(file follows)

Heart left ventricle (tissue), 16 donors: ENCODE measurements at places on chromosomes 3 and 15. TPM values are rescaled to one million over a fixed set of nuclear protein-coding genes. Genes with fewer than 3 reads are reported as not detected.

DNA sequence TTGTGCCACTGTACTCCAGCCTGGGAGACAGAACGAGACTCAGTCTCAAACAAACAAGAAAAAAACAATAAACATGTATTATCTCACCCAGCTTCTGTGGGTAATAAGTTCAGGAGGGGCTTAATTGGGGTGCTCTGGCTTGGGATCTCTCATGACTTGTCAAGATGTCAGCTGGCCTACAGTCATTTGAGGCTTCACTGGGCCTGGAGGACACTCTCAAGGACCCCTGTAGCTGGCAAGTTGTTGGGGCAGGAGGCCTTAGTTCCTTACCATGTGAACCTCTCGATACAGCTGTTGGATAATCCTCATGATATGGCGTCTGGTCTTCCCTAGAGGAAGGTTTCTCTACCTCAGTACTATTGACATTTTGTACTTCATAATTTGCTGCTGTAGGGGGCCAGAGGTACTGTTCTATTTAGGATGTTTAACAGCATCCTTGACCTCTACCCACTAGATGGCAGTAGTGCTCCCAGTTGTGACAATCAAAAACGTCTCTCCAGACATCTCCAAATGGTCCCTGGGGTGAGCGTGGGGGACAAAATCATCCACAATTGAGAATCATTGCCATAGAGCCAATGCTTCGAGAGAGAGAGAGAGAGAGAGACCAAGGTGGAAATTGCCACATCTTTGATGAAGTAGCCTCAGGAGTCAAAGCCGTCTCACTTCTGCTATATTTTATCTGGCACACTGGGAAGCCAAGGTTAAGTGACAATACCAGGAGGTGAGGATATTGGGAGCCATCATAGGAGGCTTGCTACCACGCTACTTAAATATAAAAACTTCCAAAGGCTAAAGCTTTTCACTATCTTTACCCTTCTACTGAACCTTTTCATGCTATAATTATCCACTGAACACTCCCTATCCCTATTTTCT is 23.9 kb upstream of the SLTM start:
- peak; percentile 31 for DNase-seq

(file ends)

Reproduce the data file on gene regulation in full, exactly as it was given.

Heart left ventricle (tissue), 16 donors: ENCODE measurements at places on chromosomes 3 and 15. TPM values are rescaled to one million over a fixed set of nuclear protein-coding genes. Genes with fewer than 3 reads are reported as not detected.

DNA sequence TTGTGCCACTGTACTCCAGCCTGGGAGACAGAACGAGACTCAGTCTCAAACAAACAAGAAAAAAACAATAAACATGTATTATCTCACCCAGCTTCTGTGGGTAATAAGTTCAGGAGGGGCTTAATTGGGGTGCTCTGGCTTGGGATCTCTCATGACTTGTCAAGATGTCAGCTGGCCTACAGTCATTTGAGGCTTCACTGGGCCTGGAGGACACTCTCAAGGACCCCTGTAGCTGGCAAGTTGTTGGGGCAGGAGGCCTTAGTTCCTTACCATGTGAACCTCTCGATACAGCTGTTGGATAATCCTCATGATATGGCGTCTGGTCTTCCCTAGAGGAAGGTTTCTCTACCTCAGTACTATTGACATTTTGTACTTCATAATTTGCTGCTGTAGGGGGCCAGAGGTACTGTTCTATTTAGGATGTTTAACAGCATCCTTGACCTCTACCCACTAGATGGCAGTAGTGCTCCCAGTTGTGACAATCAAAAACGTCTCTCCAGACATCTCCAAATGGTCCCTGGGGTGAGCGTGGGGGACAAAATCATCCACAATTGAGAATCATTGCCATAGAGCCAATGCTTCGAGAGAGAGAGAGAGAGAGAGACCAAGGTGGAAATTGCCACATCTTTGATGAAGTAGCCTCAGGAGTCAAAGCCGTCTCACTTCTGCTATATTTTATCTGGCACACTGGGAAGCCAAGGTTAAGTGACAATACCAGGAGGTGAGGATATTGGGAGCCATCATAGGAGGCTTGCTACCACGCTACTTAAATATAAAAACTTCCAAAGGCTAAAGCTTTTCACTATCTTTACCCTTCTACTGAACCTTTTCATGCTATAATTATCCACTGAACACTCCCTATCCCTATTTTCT is 23.9 kb upstream of the SLTM start:
- peak; percentile 31 for DNase-seq